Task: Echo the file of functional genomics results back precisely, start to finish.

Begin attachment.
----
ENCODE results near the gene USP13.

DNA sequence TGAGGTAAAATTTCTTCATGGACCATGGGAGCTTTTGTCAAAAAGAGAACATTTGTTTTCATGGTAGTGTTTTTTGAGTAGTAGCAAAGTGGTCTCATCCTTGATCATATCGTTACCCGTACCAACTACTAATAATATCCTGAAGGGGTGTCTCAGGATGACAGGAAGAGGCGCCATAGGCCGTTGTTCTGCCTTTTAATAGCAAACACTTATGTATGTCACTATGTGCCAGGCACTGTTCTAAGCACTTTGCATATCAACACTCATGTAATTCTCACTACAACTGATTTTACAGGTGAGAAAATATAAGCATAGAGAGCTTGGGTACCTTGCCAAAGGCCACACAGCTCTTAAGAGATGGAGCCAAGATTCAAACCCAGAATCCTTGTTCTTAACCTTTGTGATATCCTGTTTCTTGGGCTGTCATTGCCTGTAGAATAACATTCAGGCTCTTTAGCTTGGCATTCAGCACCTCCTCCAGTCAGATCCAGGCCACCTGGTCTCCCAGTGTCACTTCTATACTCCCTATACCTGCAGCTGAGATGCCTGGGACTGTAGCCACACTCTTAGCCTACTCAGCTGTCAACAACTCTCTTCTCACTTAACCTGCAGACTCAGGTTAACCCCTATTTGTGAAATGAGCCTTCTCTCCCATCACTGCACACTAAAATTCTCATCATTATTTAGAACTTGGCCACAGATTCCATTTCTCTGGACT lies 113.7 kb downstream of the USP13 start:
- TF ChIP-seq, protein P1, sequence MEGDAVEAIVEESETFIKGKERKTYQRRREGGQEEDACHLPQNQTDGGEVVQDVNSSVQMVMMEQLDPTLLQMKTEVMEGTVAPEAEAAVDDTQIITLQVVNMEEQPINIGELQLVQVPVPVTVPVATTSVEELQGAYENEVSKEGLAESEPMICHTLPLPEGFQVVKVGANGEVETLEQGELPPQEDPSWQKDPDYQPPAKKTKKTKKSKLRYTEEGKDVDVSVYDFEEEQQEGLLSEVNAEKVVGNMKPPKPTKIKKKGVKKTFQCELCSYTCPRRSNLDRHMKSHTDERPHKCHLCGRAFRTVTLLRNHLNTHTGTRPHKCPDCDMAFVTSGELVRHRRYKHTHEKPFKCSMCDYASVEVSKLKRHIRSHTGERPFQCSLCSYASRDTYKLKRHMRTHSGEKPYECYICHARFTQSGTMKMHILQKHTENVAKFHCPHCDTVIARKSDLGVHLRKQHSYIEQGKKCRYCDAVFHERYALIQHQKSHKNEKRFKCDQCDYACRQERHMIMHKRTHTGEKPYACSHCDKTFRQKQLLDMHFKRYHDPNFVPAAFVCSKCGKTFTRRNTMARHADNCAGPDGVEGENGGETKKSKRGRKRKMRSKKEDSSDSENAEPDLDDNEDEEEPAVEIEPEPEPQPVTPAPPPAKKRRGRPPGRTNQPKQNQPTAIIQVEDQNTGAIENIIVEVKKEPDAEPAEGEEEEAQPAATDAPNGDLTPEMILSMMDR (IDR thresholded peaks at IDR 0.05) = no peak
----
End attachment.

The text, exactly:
ENCODE results near the gene USP13.

DNA sequence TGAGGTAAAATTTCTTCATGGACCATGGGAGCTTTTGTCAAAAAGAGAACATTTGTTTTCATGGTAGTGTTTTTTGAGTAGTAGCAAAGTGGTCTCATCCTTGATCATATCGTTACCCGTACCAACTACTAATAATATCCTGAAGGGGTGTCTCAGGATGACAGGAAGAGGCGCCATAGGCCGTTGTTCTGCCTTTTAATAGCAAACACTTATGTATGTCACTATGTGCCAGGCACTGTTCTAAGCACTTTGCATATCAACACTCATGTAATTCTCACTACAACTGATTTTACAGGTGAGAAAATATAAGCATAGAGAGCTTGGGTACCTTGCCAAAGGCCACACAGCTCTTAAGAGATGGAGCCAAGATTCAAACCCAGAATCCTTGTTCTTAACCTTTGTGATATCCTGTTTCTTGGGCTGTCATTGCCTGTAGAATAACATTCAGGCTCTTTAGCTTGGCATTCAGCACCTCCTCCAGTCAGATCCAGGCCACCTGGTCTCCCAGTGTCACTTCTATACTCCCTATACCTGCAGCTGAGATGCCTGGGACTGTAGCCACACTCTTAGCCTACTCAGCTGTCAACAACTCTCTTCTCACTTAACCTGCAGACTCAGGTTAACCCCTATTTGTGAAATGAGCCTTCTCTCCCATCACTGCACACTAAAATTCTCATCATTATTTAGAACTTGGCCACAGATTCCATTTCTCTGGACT lies 113.7 kb downstream of the USP13 start:
- TF ChIP-seq, protein P1, sequence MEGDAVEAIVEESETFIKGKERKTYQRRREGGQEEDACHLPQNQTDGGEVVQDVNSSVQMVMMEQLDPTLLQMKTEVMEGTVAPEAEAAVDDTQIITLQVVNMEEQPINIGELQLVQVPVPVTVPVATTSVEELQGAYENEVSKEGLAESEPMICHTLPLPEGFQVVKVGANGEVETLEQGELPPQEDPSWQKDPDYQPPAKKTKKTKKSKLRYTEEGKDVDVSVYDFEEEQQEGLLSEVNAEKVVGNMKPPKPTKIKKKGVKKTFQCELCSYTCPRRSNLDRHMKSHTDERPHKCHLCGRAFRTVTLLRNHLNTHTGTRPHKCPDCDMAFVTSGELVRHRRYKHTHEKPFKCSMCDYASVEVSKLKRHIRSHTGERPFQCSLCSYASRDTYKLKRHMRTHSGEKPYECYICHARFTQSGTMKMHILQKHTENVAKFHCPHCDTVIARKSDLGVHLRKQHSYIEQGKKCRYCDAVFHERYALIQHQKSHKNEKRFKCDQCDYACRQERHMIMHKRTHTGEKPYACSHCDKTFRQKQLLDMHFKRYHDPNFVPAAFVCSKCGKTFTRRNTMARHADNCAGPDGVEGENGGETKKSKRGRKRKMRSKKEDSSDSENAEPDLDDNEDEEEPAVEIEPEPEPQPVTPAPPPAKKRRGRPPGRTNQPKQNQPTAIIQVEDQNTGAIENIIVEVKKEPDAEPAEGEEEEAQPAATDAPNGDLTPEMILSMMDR (IDR thresholded peaks at IDR 0.05) = no peak